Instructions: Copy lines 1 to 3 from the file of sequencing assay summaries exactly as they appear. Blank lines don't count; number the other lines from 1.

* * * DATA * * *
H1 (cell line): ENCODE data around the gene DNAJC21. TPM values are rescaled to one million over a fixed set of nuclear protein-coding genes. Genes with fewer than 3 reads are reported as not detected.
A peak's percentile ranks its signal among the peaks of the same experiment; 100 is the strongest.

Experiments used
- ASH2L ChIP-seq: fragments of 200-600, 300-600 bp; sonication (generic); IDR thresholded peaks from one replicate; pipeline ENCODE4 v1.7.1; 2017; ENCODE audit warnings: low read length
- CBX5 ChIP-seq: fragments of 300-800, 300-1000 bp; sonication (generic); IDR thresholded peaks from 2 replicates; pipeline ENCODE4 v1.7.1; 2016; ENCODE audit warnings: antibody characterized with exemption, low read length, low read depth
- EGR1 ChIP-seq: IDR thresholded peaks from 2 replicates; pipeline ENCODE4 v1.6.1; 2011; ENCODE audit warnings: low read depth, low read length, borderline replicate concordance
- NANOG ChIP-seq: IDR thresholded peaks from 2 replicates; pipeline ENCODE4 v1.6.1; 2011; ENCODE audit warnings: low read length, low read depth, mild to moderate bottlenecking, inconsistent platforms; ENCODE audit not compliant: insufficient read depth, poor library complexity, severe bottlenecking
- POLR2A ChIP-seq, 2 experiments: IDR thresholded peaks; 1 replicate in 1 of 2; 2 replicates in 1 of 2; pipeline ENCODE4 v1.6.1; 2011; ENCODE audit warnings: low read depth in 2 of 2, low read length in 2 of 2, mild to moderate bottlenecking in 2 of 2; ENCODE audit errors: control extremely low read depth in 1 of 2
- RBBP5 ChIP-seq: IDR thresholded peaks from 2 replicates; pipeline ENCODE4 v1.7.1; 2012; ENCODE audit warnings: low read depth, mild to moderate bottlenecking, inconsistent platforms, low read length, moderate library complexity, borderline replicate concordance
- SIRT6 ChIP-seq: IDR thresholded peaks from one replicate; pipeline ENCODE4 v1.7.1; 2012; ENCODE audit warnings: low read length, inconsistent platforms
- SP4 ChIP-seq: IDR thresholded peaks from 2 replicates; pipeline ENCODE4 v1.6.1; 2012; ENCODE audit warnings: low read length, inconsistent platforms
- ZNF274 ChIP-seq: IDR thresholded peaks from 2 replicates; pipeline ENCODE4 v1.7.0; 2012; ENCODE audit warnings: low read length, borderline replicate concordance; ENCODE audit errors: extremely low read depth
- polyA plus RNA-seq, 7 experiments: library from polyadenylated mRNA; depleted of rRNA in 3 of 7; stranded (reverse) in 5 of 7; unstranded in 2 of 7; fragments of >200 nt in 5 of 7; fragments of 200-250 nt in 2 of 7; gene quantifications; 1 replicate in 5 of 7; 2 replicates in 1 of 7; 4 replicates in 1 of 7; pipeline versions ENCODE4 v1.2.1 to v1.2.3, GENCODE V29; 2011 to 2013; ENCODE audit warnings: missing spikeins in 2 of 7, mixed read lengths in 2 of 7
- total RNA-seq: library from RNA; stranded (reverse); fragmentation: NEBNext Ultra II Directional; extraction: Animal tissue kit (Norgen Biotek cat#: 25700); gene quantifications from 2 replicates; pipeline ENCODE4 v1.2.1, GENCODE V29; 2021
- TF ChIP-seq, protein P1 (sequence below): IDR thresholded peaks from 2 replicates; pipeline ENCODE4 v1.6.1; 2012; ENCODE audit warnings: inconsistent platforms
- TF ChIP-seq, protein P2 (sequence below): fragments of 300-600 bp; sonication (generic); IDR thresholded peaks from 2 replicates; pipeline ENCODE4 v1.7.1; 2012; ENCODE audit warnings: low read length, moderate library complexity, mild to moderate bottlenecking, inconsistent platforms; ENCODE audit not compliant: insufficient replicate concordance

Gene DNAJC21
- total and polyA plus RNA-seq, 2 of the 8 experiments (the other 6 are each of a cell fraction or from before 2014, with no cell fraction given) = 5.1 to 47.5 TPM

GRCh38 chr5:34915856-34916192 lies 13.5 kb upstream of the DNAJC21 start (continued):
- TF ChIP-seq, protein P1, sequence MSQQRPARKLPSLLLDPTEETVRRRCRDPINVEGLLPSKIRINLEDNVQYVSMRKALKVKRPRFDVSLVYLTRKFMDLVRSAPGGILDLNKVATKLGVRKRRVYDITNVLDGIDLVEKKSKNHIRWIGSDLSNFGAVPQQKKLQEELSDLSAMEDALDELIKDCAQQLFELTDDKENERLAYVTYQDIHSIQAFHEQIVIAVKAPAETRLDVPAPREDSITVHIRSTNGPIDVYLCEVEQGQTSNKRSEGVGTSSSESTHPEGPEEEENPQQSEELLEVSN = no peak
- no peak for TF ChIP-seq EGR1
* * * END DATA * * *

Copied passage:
H1 (cell line): ENCODE data around the gene DNAJC21. TPM values are rescaled to one million over a fixed set of nuclear protein-coding genes. Genes with fewer than 3 reads are reported as not detected.
A peak's percentile ranks its signal among the peaks of the same experiment; 100 is the strongest.

Experiments used